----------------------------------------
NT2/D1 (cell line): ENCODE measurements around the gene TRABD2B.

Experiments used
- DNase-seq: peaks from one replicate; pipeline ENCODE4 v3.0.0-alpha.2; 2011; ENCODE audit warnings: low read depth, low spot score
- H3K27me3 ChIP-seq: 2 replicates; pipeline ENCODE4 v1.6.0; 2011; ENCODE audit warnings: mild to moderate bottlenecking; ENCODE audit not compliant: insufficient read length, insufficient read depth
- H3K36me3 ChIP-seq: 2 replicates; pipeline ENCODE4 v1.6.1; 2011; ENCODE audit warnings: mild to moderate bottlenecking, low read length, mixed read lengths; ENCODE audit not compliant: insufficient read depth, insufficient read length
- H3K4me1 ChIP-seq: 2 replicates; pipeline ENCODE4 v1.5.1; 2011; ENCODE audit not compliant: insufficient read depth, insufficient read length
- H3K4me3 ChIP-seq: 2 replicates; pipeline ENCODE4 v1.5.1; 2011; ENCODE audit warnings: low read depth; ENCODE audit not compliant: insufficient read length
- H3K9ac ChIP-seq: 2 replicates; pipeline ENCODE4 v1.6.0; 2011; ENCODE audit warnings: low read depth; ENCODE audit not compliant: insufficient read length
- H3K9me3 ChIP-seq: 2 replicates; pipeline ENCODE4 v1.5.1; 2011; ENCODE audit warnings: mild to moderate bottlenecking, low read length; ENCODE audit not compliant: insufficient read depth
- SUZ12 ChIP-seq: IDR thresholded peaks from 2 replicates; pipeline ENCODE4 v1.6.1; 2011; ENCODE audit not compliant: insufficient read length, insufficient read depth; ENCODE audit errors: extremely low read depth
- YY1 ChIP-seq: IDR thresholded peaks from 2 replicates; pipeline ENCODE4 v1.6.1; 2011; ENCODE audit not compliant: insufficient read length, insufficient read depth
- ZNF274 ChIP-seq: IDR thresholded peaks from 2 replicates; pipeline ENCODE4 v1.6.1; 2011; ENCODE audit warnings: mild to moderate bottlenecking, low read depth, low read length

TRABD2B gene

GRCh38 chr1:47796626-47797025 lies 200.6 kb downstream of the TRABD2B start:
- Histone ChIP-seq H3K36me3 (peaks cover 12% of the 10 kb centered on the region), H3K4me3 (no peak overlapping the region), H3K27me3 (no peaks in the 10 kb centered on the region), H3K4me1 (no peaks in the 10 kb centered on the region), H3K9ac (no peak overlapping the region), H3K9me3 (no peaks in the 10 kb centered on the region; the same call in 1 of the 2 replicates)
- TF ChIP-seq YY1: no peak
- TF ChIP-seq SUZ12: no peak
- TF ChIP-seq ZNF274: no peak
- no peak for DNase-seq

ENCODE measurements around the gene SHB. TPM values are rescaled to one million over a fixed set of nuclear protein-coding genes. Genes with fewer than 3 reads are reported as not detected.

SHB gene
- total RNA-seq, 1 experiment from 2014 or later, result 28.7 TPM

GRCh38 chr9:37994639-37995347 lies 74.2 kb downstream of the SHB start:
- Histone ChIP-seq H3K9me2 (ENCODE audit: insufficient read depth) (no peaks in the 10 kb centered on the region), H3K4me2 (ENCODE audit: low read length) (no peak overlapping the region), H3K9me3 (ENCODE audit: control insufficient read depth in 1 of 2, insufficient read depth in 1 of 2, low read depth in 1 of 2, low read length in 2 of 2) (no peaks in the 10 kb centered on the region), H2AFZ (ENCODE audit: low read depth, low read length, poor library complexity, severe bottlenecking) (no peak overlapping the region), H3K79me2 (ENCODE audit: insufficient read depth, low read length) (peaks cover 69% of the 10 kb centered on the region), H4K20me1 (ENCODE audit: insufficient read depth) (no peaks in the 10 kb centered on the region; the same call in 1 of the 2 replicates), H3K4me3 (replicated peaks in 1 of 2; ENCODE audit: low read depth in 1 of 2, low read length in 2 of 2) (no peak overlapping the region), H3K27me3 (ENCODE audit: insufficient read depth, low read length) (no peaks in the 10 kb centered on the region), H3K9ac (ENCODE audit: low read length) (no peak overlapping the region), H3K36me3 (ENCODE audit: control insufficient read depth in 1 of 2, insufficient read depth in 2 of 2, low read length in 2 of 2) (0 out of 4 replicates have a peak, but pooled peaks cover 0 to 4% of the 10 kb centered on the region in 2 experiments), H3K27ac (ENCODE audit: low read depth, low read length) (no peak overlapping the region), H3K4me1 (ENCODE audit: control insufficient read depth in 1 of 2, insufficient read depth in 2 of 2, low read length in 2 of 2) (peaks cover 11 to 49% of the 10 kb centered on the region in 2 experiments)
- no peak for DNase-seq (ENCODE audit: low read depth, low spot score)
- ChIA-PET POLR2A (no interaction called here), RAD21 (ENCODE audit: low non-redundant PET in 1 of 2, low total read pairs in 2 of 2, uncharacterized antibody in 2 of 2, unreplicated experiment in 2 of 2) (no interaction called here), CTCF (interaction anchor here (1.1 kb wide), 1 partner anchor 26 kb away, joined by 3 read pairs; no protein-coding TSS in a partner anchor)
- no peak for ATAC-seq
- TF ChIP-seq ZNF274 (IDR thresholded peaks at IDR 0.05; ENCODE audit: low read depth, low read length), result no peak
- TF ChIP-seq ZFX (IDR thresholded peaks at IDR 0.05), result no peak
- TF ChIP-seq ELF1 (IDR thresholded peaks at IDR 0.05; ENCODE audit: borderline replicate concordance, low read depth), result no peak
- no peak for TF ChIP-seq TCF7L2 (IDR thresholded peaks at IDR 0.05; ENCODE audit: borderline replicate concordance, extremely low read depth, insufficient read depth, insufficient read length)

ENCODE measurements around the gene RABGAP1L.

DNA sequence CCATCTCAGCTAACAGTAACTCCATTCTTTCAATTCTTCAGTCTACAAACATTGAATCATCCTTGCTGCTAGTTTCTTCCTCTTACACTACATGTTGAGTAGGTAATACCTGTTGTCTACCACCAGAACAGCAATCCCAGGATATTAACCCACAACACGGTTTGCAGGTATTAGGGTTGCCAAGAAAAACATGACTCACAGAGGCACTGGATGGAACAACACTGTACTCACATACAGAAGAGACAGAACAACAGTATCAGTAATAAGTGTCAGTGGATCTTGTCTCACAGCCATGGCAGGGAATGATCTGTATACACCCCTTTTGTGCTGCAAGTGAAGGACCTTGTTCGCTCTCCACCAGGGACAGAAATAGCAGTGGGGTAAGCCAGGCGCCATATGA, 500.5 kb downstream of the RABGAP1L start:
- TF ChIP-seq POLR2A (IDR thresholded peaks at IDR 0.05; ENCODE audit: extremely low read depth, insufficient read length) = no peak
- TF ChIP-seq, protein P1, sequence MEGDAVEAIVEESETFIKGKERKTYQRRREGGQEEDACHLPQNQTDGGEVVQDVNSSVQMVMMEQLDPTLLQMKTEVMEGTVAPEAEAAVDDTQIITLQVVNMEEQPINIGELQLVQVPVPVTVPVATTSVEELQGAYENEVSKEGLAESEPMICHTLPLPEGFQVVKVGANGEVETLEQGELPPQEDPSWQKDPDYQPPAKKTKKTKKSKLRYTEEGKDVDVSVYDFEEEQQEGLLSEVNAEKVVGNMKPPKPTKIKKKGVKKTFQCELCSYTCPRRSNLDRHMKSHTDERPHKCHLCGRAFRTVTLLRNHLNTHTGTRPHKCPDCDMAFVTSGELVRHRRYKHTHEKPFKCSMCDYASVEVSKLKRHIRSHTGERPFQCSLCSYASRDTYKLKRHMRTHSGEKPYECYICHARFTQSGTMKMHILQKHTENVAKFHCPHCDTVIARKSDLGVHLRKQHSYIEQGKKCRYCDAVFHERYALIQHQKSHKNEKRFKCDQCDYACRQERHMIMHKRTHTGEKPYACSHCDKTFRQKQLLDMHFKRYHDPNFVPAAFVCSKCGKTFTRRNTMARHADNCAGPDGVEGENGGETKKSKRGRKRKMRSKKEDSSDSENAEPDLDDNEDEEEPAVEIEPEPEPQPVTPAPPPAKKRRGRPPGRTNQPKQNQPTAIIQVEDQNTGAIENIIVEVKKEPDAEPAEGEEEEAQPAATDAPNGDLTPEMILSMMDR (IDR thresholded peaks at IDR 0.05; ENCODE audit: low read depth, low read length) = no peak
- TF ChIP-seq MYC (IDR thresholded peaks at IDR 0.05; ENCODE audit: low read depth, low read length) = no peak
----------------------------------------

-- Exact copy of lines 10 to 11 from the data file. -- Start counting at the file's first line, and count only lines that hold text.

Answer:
- SUZ12 ChIP-seq: IDR thresholded peaks from 2 replicates; pipeline ENCODE4 v1.6.1; 2011; ENCODE audit not compliant: insufficient read length, insufficient read depth; ENCODE audit errors: extremely low read depth
- YY1 ChIP-seq: IDR thresholded peaks from 2 replicates; pipeline ENCODE4 v1.6.1; 2011; ENCODE audit not compliant: insufficient read length, insufficient read depth